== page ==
The HRQoL profile in patients diagnosed with a haematological cancer was comparable to that with solid tumour (F = 0.770; df= 1,211,212; p= 0.381) and other chronic diseases such as Major Depression (F= 0.255; df= 1.95.96; p= 0.615), and Carotid Atherosclerosis (F= 0.115; df= 1.106.107; p= 0.735). The impact on HRQoL was significantly greater than that due to Celiac disease (F= 67.959; df= 1.120.121; p <0.00001) and Wilson's disease (F= 5.623; df= 1.83.84; p= 0.02) and significantly lower than that due to Multiple Sclerosis (F= 4,673; df= 1,261.9262; p= 0.032) (Table 2).

4. DISCUSSION

This study suggests that patients with haematological cancers have significantly worse HRQoL outcomes than their peers in the general population [9, 10, 24]. Results are confirmed in males and females although it is recognized that within the general population women have poorer HRQoL [24]. The results of our study showed that both haematological and solid cancers have a similar impact on the patient HRQoL, along with other chronic diseases such as Major Depression, and Carotid Atherosclerosis; a significantly higher impact of haematological cancers on HRQoL was reported compared with Celiac and Wilson's disease but lower compared with Multiple Sclerosis [26-28].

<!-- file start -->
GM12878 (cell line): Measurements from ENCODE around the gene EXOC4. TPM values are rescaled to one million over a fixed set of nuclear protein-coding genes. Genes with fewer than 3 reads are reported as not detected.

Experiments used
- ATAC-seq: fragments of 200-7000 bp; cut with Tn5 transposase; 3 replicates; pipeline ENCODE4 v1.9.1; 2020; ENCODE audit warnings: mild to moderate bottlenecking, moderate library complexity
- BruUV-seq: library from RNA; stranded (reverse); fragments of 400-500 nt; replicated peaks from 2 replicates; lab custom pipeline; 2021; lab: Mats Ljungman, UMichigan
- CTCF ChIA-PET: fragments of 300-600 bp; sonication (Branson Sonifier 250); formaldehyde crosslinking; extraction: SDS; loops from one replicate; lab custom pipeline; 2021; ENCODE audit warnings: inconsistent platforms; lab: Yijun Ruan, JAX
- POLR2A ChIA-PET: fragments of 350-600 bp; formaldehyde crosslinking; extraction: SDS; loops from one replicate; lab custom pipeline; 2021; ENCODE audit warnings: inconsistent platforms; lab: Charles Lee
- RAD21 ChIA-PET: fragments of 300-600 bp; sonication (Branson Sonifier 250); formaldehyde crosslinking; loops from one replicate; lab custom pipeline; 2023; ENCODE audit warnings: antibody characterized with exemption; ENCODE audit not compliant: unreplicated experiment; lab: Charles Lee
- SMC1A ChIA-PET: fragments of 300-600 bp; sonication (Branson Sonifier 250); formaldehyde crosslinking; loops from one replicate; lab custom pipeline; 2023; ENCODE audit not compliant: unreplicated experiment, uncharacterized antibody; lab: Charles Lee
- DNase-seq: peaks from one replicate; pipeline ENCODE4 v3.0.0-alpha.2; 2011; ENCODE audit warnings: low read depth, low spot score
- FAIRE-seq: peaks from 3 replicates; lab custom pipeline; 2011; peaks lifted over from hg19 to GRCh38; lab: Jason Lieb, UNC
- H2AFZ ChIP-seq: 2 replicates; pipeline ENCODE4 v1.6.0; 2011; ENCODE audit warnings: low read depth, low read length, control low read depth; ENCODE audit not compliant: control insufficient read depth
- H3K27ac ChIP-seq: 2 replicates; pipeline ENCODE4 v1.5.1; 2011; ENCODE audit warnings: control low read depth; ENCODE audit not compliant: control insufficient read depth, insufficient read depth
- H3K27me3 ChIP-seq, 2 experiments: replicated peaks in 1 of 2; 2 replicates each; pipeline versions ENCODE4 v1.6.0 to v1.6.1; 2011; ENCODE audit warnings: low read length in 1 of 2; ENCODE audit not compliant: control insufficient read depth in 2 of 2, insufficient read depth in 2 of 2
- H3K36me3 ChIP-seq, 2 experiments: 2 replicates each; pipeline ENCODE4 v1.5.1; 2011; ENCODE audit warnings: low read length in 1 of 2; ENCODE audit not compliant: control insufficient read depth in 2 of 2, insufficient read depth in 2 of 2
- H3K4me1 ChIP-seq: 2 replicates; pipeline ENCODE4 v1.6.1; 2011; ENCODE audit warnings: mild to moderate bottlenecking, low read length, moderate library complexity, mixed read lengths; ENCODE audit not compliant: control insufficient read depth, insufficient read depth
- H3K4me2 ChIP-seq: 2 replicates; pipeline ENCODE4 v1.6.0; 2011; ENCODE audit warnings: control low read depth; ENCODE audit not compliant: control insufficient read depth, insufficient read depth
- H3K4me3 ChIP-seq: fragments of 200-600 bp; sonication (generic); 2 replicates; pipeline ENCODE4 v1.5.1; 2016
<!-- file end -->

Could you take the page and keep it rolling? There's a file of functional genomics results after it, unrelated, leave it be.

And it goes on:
Table 1. Sociodemographic and clinical characteristics of patients with onco-hematological disease involved in the study. The diffusion of hematological cancer was scored from 1 to 4 considering 1 as a unique localization in one nodal station or extra-nodal; 2 as two or more localizations from the same side of diaphragm, 3 as localizations from both side of diaphragm and 4 diffuse disease. The toxicity of treatment was scored from 1 (mild) to 5 (death), according to common toxicities criteria (CTC), version 4.0 *data not available